Ellie's father doesn't hide things parents are supposed to hide. When the weed delivery person rings the doorbell to hand him his vacuum-sealed bags of pot, or gummy edibles, he opens the door right in front of Ellie and Laurel, who are eating Kung Pao chicken on the couch.
He tells them that pot is better for them than alcohol. No one has ever died from pot.
He tells them boys just want pussy. Laurel laughs in delight, but Ellie remembers her father the soccer coach, freaking out her teammates and enraging their parents.
He tells them that nothing is so dangerous in this world as love. “If there's one piece of advice I have for you girls,” he says, drawling as he does when stoned, “it's to avoid giving your heart to someone. Because believe me, they will crap all over it.”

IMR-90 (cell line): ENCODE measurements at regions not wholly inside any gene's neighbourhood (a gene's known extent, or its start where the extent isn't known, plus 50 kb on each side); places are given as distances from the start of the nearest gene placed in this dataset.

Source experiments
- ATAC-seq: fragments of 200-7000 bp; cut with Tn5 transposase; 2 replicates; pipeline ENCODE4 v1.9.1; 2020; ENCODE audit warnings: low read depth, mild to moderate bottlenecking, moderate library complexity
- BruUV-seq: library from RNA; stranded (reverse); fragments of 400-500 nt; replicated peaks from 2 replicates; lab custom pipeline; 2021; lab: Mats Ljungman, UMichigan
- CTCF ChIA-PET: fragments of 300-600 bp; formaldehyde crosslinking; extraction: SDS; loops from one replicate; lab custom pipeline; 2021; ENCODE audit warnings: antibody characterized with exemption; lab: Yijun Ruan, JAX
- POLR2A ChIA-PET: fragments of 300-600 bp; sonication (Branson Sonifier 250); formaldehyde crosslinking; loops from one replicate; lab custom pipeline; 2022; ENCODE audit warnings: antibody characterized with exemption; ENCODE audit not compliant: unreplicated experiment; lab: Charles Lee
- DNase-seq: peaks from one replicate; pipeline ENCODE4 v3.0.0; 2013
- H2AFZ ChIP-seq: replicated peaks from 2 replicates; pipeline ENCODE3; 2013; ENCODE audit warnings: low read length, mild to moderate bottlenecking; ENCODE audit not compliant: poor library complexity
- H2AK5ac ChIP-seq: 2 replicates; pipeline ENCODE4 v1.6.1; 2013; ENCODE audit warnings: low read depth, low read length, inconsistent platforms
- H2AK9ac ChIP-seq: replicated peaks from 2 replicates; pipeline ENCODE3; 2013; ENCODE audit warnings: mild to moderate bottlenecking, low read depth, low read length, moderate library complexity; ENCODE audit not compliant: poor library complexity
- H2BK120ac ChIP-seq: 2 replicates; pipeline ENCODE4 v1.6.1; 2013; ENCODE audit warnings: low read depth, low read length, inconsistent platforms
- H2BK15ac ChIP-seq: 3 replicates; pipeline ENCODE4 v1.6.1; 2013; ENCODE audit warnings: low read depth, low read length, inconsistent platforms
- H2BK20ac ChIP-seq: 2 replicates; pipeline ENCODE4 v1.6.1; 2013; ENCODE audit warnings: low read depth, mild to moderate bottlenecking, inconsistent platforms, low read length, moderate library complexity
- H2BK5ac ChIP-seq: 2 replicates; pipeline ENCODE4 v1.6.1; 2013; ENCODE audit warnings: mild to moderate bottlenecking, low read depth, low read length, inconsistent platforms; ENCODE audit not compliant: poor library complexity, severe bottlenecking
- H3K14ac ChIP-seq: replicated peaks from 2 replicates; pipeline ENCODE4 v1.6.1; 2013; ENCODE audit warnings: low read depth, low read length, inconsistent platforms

That night, squished in Ellie's bed, Laurel keeps giggling over that image of a heart, pulpy and red, that someone has defecated upon. “Like a shit heart instead of a chocolate heart,” Laurel says.
They are stoned themselves. After Ellie's father went to sleep, they shared one of his edibles. A sugary square, it reminds Ellie of the pates de fruits her mother brings home in pale, rectangular boxes from her business trips to France.
“At least your dad talks to you,” says Laurel, who calls her father “emoji dad” because the typical response she gets to her emails is a smiley face, or a winking face.
Ellie listens to her father, but she does not disclose.
She doesn't tell him about her boyfriend Robbie, the mere fact of him, much less that last week she let Robbie take off her bra.